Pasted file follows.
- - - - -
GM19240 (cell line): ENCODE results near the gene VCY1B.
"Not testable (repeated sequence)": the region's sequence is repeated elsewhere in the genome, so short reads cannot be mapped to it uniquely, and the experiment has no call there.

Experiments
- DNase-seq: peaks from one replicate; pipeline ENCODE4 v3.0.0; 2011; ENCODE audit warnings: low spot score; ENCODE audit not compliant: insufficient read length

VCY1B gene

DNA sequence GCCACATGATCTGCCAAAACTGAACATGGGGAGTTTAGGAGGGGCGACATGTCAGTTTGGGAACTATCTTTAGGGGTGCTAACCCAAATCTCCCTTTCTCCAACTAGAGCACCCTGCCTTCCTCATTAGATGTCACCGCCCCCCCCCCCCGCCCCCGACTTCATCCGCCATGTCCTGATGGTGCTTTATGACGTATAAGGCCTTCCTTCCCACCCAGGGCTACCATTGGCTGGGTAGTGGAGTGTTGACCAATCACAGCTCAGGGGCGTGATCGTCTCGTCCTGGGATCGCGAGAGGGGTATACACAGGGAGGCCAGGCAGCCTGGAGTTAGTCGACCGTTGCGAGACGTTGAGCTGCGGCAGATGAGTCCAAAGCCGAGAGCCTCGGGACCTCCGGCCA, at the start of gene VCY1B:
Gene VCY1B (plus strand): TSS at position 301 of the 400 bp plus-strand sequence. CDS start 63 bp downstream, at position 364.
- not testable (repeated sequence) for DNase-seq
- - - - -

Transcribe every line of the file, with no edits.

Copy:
GM19240 (cell line): ENCODE results near the gene VCY1B.
"Not testable (repeated sequence)": the region's sequence is repeated elsewhere in the genome, so short reads cannot be mapped to it uniquely, and the experiment has no call there.

Experiments
- DNase-seq: peaks from one replicate; pipeline ENCODE4 v3.0.0; 2011; ENCODE audit warnings: low spot score; ENCODE audit not compliant: insufficient read length

VCY1B gene

DNA sequence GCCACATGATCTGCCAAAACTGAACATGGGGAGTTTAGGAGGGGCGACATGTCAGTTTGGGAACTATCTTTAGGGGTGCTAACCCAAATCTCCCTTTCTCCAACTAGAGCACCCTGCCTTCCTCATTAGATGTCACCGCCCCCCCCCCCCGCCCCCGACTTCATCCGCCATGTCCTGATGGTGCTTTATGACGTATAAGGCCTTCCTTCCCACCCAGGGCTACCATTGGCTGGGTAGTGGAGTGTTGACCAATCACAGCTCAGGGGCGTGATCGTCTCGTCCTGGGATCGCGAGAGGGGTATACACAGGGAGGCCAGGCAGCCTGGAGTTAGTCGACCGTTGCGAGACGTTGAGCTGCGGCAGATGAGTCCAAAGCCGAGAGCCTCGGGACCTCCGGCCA, at the start of gene VCY1B:
Gene VCY1B (plus strand): TSS at position 301 of the 400 bp plus-strand sequence. CDS start 63 bp downstream, at position 364.
- not testable (repeated sequence) for DNase-seq